Clearwire reported that its second-quarter service revenue was up 65 percent, to $58.6 million, with growth driven primarily by a larger subscriber base. The company’s net loss was $199.1 million, compared with a net loss of $118.1 million for the like period in 2007.
The company had 461,000 subscribers at the end of the second quarter of 2008, up from 299,000 at the end of the second quarter of 2007. Clearwire tallied only 18,400 net adds in the second quarter.
\Modest subscriber growth was actually in the plans. Clearwire has been focused less on subscriber growth than on steadily improving margins (up on an EBITDA basis, but down on a net basis).
In anticipation of upgrading its networks to mobile WiMAX next year, Clearwire has also been stepping down its marketing, as well as scaling back its capital expenditures.
The company said it also benefited from increased customer adoption of its VoIP services, as well as from the migration of subscribers from introductory rates to full rates.
CEO Benjamin G. Wolff said: “At the end of last year, we stated that in 2008 we would focus more on driving profitability and less on top-line growth. In the second quarter, we delivered on that commitment, with the strong lift in Market EBITDA margin coupled with moderate subscriber additions being direct results of those efforts.”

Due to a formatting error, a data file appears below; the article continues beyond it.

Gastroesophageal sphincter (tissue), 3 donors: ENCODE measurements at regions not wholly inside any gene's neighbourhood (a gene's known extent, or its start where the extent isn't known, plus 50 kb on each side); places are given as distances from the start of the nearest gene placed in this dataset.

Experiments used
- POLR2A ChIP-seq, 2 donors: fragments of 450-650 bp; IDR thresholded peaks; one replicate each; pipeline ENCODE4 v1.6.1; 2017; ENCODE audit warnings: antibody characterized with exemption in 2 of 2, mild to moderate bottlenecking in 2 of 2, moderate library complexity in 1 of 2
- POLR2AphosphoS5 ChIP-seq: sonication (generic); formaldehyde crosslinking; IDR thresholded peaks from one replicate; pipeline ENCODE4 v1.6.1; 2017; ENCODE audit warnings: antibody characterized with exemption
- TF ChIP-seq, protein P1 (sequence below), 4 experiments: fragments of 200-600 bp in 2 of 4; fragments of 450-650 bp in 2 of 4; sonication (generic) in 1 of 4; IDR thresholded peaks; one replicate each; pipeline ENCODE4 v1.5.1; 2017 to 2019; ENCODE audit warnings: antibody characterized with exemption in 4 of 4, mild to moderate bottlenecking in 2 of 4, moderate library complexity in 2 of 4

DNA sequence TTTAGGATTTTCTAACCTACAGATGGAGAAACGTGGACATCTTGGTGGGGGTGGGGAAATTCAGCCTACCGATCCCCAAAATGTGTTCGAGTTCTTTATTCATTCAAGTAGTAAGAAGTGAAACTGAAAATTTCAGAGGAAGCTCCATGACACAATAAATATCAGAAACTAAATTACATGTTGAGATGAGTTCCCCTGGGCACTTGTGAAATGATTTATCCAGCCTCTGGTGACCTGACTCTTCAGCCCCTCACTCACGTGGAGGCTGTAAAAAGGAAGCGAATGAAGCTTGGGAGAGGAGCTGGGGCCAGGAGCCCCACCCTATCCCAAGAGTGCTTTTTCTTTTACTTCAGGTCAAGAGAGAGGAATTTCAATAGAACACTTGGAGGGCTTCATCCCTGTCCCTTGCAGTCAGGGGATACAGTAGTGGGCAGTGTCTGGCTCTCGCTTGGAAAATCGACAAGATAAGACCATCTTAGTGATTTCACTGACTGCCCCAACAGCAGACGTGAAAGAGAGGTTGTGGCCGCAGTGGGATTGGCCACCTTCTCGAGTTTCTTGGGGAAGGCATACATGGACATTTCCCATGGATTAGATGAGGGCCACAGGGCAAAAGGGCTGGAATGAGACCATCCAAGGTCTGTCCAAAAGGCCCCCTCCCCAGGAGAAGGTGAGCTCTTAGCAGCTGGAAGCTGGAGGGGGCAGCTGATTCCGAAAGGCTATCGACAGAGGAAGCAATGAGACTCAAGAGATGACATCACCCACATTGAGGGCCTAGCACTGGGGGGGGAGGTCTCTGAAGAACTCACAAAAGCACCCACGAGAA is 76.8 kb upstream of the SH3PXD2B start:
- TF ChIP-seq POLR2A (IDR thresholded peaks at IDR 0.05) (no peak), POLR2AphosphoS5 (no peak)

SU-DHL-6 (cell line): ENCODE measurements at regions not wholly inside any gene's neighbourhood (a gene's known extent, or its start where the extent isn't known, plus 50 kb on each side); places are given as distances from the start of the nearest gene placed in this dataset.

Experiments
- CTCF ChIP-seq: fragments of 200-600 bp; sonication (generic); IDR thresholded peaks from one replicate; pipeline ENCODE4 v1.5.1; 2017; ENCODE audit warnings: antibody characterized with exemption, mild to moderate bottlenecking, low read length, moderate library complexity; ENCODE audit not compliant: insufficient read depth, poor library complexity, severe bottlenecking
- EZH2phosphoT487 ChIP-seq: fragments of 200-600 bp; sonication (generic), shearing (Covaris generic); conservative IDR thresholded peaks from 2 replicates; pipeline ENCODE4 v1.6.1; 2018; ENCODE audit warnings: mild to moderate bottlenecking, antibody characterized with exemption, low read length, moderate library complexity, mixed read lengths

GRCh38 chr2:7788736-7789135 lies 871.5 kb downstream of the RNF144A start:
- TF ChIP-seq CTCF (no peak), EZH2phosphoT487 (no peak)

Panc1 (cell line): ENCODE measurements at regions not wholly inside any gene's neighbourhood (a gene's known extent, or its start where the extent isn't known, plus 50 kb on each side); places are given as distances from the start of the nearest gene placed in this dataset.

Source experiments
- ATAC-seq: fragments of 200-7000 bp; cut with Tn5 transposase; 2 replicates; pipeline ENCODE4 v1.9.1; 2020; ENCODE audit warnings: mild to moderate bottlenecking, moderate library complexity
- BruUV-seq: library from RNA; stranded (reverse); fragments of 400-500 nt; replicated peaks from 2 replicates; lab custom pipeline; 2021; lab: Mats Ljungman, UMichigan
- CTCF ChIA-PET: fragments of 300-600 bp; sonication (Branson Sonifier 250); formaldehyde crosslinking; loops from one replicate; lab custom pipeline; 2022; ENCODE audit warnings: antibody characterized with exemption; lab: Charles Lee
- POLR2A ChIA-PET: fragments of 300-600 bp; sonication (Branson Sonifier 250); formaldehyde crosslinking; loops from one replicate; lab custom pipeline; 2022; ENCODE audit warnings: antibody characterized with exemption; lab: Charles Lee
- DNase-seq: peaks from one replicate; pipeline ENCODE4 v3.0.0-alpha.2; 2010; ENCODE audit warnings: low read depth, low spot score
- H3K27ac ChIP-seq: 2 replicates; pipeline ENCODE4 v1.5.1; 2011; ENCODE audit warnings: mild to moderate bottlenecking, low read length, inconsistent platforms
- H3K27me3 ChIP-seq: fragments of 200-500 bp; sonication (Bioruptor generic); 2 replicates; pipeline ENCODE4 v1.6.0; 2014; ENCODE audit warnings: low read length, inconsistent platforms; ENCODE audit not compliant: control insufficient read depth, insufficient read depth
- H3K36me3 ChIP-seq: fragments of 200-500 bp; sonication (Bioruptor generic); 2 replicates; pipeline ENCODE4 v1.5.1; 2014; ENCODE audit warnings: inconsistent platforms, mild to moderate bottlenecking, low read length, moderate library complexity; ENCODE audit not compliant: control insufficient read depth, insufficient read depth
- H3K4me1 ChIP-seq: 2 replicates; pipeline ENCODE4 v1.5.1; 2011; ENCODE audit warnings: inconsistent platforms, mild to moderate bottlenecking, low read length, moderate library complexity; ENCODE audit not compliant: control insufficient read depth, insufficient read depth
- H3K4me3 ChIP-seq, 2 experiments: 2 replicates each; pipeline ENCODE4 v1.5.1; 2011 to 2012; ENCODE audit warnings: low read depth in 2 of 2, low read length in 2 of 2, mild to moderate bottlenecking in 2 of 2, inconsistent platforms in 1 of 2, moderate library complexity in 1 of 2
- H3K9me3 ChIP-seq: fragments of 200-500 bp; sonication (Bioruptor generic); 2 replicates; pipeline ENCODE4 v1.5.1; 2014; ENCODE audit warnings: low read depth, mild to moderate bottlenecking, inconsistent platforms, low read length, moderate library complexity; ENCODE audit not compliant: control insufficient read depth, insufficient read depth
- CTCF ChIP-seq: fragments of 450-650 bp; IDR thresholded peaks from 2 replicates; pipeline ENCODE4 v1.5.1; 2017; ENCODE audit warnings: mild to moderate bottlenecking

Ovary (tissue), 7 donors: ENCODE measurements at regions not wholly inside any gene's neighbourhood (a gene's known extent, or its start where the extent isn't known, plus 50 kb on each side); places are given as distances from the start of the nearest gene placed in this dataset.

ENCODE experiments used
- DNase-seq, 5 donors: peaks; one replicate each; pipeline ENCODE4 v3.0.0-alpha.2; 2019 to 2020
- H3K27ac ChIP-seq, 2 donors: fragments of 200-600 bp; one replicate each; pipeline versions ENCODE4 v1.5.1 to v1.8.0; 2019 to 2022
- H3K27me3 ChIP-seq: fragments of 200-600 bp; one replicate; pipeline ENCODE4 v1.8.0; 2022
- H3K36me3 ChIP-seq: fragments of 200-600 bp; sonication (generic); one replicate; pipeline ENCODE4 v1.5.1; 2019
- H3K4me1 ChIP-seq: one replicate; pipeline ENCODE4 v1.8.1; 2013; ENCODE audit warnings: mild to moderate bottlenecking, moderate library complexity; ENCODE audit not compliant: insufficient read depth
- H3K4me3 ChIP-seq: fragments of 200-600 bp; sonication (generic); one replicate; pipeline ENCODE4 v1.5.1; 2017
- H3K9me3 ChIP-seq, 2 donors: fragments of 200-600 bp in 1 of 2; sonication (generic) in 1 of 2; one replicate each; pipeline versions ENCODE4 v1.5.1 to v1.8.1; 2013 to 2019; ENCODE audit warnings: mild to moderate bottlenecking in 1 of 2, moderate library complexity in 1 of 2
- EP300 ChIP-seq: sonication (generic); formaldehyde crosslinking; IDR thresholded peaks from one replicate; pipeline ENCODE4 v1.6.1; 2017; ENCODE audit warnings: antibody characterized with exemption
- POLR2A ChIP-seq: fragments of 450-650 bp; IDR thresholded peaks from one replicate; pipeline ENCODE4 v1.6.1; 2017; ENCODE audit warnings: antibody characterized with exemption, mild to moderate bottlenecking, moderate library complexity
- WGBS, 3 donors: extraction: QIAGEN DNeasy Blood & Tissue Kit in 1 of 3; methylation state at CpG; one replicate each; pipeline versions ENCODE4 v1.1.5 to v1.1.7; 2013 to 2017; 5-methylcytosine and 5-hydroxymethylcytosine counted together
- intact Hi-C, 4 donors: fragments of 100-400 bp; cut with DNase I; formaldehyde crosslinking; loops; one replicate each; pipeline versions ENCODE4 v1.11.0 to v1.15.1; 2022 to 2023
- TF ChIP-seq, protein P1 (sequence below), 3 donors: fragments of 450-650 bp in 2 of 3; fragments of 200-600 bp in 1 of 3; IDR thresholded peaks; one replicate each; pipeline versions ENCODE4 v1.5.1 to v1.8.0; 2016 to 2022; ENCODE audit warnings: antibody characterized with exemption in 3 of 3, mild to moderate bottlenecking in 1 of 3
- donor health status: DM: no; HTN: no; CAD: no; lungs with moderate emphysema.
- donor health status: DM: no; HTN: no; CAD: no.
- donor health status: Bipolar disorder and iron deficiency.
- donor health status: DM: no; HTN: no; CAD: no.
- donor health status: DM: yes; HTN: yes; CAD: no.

Wolff also said: “Based on the strong performance of the beta trial of mobile WiMAX technology in our first WiMAX market located in Portland, Oregon, we are now focusing on accelerating the upgrade of our existing U.S. markets to mobile WiMAX technology.”
Wolff said the company anticipates closing its acquisition by Sprint Nextel, a deal financed by Comcast, Time Warner Cable, Bright House Networks, Google and Intel, among others.
“The infusion of $3.2 billion in capital from our strategic investor group upon completion of the transaction will fuel our nationwide mobile WiMAX network deployment, which we believe will fundamentally transform the wireless communications landscape and the way all of us use the Internet,” Wolff said.
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